One of the largest and most important collections of seal impressions ever uncovered in Israel were recently unearthed in a Jerusalem neighborhood in what appears to have been a biblical storage center.

The digs, carried out in the Arnona neighborhood in southern Jerusalem by the Israel Antiquities Authority, revealed a large structure built of concentric ashlar walls. Inside were 120 jar handles bearing seal impressions in ancient Hebrew script.

Many of the handles are inscribed “LMLK,” or “belonging to the King,” as well as the names of three ancient cities in Judea, as well as one yet-unidentified city.

A jar handle bearing the inscription ‘To the King’ and a two-winged seal impression. Photo by Yaniv Berman/Israel Antiquities Authority


Other handles feature names of senior officials or wealthy individuals from the First Temple period.

The compound was dated to the times of the biblical Kings Hezekiah and Menashe (8th century to the middle of the 7th century BCE).

An aerial view of the excavation site at Jerusalem’s Arnona neighborhood. Photo by Assaf Peretz/Israel Antiquities Authority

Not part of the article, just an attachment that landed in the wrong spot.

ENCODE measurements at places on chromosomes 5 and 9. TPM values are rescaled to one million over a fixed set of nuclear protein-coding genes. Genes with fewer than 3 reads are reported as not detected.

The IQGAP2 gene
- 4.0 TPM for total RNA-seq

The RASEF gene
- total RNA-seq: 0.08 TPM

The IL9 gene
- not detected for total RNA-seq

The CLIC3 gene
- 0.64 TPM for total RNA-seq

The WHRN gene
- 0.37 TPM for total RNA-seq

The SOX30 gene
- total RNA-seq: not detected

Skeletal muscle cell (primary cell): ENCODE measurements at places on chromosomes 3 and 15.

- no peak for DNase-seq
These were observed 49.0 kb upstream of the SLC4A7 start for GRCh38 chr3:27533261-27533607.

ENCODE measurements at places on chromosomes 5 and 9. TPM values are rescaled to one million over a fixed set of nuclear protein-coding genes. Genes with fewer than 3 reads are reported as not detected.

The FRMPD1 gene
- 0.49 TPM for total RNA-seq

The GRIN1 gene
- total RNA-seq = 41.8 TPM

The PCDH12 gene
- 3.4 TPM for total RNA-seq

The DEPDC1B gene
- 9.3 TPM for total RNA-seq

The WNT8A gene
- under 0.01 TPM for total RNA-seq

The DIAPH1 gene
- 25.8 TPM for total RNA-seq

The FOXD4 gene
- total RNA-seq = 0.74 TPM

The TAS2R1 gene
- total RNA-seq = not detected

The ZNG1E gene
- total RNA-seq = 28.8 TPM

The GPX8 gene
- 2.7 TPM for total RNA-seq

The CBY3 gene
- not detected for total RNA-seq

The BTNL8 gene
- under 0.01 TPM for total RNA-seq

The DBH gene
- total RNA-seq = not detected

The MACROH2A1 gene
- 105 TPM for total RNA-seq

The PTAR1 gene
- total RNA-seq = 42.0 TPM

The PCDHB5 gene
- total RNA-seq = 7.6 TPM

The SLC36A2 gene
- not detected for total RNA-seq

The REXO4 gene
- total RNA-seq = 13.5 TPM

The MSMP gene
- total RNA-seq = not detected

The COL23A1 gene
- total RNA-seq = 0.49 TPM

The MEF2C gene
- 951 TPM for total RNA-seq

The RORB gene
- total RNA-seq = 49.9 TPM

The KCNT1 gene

“At the site we excavated, there are signs that governmental activity managed and distributed food supplies not only for shortage but administered agricultural surplus amassing commodities and wealth,” explain Neria Sapir and Nathan Ben-Ari, directors of the excavations on behalf of the Israel Antiquities Authority.

“Evidence shows that at this site, taxes were collected in an orderly manner for agricultural produce such as wine and olive oil. The site once dominated large agricultural plots and orchards of olive trees and grapevines, which included agricultural industrial facilities such as winepresses for winemaking.”

The site is dated to a period documented in the Bible by upheavals such as that of the Assyrian conquest campaign under the command of King Sennacherib in the days of King Hezekiah. Government economic provisions indicated by the stamp seals may be related to these events.

The archaeologists also uncovered a collection of clay statuettes in the form of women, horse riders or animals.

“These figurines are usually interpreted as objects used in pagan worship and idolatry – a phenomenon which according to the Bible was prevalent in the Kingdom of Judah,” Sapir and Ben-Ari said.

Clay figurines of women and animals found at the site. Photo by Yaniv Berman/Israel Antiquities Authority